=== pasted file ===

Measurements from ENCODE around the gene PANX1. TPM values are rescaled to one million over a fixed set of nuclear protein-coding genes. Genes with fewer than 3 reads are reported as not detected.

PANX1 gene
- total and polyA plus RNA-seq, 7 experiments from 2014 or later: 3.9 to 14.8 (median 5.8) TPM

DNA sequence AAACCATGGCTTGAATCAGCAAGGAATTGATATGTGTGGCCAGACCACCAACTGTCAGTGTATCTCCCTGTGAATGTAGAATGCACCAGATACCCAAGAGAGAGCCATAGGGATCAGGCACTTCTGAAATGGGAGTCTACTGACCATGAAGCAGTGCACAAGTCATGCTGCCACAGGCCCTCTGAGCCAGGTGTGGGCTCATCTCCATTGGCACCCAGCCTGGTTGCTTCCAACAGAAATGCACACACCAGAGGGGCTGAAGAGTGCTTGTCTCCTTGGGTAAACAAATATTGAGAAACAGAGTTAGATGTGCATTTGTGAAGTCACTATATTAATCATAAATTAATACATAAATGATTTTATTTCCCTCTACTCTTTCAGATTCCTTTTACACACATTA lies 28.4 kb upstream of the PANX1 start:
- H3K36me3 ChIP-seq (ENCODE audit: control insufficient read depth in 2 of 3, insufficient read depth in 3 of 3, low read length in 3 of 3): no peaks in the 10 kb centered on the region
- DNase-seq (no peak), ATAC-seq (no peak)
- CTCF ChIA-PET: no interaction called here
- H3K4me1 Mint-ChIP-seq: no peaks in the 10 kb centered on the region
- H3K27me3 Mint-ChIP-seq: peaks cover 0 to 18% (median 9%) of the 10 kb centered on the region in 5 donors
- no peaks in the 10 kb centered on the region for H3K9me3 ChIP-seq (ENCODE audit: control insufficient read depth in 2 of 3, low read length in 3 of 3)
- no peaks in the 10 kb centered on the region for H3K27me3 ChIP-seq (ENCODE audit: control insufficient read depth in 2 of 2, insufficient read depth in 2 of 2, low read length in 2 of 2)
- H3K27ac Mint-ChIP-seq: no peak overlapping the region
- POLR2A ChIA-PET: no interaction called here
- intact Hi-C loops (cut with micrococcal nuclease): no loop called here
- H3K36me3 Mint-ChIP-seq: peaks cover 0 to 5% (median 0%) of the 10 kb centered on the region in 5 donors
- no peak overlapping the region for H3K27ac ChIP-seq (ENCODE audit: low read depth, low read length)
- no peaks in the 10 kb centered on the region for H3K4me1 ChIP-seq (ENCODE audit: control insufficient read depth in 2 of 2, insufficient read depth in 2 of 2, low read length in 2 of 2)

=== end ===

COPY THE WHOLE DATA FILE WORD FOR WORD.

Measurements from ENCODE around the gene PANX1. TPM values are rescaled to one million over a fixed set of nuclear protein-coding genes. Genes with fewer than 3 reads are reported as not detected.

PANX1 gene
- total and polyA plus RNA-seq, 7 experiments from 2014 or later: 3.9 to 14.8 (median 5.8) TPM

DNA sequence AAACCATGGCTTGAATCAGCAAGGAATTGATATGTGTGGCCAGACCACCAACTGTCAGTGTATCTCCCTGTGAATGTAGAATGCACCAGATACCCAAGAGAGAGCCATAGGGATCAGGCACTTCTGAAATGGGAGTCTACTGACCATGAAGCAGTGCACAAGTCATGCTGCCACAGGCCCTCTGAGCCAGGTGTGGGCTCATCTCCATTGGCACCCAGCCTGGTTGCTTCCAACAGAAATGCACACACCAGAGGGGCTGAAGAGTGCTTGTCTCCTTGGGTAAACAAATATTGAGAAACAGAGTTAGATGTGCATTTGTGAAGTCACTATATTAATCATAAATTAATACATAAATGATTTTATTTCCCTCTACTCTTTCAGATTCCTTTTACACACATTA lies 28.4 kb upstream of the PANX1 start:
- H3K36me3 ChIP-seq (ENCODE audit: control insufficient read depth in 2 of 3, insufficient read depth in 3 of 3, low read length in 3 of 3): no peaks in the 10 kb centered on the region
- DNase-seq (no peak), ATAC-seq (no peak)
- CTCF ChIA-PET: no interaction called here
- H3K4me1 Mint-ChIP-seq: no peaks in the 10 kb centered on the region
- H3K27me3 Mint-ChIP-seq: peaks cover 0 to 18% (median 9%) of the 10 kb centered on the region in 5 donors
- no peaks in the 10 kb centered on the region for H3K9me3 ChIP-seq (ENCODE audit: control insufficient read depth in 2 of 3, low read length in 3 of 3)
- no peaks in the 10 kb centered on the region for H3K27me3 ChIP-seq (ENCODE audit: control insufficient read depth in 2 of 2, insufficient read depth in 2 of 2, low read length in 2 of 2)
- H3K27ac Mint-ChIP-seq: no peak overlapping the region
- POLR2A ChIA-PET: no interaction called here
- intact Hi-C loops (cut with micrococcal nuclease): no loop called here
- H3K36me3 Mint-ChIP-seq: peaks cover 0 to 5% (median 0%) of the 10 kb centered on the region in 5 donors
- no peak overlapping the region for H3K27ac ChIP-seq (ENCODE audit: low read depth, low read length)
- no peaks in the 10 kb centered on the region for H3K4me1 ChIP-seq (ENCODE audit: control insufficient read depth in 2 of 2, insufficient read depth in 2 of 2, low read length in 2 of 2)